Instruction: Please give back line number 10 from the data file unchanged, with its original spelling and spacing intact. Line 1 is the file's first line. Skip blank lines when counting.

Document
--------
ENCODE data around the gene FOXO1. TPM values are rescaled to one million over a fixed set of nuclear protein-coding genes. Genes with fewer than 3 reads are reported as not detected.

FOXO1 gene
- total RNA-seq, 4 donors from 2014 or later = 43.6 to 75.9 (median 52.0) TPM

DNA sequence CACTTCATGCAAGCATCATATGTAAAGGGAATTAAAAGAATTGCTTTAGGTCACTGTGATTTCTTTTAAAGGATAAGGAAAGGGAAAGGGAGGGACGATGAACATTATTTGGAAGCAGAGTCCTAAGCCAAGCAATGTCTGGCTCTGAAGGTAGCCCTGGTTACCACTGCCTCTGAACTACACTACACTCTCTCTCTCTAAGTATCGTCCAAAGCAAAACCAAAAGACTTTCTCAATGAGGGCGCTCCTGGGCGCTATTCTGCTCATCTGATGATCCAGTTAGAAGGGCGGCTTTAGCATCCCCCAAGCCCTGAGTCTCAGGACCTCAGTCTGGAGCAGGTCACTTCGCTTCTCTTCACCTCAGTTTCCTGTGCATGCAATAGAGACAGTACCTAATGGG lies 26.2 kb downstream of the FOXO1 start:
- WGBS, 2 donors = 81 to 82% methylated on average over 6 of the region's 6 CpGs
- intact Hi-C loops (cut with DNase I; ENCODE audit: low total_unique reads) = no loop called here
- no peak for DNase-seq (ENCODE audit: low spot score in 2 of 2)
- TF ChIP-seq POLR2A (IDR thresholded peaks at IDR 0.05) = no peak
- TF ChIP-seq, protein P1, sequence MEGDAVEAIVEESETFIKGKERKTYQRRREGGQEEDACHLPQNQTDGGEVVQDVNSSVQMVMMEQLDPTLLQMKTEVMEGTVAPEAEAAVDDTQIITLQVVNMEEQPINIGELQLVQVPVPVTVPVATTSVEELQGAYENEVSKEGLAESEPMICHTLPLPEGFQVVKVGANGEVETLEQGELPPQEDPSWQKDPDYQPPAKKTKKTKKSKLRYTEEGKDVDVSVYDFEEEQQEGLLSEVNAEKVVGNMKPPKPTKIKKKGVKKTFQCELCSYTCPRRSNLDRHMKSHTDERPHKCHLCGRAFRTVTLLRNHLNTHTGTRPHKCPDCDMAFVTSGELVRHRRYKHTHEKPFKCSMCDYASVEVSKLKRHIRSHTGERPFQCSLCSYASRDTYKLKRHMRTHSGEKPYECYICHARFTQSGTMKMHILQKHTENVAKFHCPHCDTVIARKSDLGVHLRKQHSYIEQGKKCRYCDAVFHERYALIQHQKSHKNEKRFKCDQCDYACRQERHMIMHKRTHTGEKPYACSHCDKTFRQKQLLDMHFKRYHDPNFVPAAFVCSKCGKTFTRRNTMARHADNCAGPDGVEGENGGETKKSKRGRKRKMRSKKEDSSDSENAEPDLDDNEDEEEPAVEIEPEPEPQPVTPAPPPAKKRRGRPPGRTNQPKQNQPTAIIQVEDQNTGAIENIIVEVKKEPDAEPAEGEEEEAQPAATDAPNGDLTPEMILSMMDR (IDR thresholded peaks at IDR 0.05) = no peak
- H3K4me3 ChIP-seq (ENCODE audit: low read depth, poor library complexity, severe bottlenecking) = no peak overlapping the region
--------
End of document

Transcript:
- H3K4me3 ChIP-seq (ENCODE audit: low read depth, poor library complexity, severe bottlenecking) = no peak overlapping the region